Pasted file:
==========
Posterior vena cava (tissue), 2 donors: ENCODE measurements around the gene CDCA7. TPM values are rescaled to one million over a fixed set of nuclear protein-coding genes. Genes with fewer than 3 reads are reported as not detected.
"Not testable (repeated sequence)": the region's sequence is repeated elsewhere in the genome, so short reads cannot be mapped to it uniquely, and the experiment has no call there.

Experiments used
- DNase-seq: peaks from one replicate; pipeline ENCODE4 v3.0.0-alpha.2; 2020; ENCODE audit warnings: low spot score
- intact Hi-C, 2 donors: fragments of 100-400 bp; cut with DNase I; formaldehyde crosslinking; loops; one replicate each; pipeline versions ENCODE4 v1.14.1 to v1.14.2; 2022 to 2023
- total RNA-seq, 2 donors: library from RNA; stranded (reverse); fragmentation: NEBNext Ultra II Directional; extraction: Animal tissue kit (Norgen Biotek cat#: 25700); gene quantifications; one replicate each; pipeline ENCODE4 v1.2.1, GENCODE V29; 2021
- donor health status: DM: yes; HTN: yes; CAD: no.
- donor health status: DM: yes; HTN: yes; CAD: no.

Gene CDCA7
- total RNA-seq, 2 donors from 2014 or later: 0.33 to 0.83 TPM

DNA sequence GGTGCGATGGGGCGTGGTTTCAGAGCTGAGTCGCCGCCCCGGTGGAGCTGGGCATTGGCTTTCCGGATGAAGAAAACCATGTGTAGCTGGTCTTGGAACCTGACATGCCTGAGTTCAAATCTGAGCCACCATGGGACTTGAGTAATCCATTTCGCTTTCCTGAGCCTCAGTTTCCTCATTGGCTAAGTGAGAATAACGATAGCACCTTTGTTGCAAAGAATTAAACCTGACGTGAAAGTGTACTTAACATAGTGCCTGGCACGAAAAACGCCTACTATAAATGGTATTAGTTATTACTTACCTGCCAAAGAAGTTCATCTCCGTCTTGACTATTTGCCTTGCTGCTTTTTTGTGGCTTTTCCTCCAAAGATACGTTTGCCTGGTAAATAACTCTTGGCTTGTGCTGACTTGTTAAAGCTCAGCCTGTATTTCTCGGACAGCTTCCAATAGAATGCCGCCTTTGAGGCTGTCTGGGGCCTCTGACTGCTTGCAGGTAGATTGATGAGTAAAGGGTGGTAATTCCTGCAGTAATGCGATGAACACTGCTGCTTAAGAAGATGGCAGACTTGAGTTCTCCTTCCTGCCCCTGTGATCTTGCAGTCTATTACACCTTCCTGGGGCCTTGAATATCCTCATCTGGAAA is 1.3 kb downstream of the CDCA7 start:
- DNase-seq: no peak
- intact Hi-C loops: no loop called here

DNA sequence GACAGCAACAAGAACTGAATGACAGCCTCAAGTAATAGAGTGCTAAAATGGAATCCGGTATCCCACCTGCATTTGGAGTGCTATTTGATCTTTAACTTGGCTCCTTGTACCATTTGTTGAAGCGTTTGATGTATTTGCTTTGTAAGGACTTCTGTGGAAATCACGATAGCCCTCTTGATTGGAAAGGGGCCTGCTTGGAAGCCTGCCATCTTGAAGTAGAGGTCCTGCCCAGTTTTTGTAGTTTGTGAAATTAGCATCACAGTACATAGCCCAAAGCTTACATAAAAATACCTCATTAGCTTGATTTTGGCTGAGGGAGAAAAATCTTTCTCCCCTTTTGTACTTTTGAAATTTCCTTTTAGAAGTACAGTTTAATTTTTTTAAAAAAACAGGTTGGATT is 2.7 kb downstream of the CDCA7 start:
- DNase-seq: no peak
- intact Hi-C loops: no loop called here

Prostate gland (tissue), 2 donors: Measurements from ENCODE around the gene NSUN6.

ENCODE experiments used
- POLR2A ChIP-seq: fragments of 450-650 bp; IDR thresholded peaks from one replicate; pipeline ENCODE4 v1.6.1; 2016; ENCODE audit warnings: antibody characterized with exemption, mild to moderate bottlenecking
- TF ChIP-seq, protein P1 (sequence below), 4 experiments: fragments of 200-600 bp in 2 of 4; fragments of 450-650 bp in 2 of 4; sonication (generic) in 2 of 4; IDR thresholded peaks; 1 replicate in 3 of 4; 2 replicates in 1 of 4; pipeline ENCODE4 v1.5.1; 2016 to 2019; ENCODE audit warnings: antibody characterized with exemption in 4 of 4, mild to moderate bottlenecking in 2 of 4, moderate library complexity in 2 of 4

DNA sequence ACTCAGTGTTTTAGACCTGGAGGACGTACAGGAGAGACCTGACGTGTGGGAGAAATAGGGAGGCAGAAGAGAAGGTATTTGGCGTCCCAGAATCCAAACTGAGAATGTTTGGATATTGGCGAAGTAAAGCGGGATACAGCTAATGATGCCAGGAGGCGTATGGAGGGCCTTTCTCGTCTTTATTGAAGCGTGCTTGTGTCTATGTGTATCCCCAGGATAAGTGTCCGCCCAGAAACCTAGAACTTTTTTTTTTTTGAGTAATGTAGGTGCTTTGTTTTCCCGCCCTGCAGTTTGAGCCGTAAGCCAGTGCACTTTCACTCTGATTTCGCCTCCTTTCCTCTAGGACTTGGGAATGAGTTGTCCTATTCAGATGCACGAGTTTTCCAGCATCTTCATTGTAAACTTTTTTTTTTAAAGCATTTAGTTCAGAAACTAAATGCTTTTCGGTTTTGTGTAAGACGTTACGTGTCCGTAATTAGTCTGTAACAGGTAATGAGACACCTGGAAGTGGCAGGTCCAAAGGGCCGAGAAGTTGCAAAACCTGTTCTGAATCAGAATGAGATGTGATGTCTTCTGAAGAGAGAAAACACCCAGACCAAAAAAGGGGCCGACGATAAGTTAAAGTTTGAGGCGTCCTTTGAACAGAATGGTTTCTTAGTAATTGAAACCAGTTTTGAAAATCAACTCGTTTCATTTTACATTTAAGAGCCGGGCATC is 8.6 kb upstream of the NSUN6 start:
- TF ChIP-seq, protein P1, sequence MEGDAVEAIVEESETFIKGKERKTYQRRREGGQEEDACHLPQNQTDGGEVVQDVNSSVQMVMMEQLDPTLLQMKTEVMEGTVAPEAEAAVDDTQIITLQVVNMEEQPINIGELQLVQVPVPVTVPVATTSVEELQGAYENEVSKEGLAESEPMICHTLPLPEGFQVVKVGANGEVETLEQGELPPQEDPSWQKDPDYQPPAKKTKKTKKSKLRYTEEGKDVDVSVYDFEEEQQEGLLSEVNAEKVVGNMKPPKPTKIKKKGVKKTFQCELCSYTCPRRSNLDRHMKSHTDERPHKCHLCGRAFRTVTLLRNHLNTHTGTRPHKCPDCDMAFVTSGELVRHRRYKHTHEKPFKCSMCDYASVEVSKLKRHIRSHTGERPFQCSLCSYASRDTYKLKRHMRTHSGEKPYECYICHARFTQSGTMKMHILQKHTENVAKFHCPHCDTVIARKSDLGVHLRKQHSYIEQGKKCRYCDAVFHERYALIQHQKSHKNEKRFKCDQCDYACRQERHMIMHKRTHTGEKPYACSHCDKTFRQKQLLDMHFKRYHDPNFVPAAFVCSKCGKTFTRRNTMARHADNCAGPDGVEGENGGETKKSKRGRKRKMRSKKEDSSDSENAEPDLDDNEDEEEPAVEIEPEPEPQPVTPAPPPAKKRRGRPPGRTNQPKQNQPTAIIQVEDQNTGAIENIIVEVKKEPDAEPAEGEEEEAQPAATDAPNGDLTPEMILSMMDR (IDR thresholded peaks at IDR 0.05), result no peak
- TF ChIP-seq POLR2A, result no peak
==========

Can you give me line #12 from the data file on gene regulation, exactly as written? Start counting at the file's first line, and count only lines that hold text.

- DNase-seq: no peak